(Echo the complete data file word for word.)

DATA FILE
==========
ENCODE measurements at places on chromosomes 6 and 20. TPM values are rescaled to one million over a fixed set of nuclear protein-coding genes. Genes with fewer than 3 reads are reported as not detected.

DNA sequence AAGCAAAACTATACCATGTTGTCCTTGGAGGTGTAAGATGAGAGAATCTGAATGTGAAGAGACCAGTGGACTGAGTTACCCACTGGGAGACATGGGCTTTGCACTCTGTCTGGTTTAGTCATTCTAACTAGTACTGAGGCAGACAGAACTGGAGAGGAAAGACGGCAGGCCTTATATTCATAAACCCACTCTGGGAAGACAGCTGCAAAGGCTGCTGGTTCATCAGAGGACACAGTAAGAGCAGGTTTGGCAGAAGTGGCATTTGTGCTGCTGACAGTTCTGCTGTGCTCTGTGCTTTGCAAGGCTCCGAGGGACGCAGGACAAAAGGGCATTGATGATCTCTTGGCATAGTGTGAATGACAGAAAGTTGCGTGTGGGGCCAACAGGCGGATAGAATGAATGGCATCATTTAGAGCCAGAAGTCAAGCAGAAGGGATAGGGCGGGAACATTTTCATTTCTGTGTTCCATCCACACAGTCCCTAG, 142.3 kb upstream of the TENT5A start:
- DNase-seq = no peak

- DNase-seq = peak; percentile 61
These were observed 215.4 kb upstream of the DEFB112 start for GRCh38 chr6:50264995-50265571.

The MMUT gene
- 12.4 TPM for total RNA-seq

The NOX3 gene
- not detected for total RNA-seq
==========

ENCODE measurements at places on chromosomes 6 and 20. TPM values are rescaled to one million over a fixed set of nuclear protein-coding genes. Genes with fewer than 3 reads are reported as not detected.

DNA sequence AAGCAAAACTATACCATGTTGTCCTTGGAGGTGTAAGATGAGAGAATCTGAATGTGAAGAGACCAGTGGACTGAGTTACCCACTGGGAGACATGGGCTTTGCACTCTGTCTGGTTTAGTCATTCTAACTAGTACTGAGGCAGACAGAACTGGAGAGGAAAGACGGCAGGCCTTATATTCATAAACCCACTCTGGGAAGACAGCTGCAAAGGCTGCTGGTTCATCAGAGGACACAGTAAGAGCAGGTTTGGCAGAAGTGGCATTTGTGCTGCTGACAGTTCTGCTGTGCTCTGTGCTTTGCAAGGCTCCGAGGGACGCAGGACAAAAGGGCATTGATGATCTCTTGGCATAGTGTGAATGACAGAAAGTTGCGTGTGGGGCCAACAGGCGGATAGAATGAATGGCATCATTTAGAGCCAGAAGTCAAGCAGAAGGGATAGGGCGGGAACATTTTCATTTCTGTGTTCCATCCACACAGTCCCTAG, 142.3 kb upstream of the TENT5A start:
- DNase-seq = no peak

- DNase-seq = peak; percentile 61
These were observed 215.4 kb upstream of the DEFB112 start for GRCh38 chr6:50264995-50265571.

The MMUT gene
- 12.4 TPM for total RNA-seq

The NOX3 gene
- not detected for total RNA-seq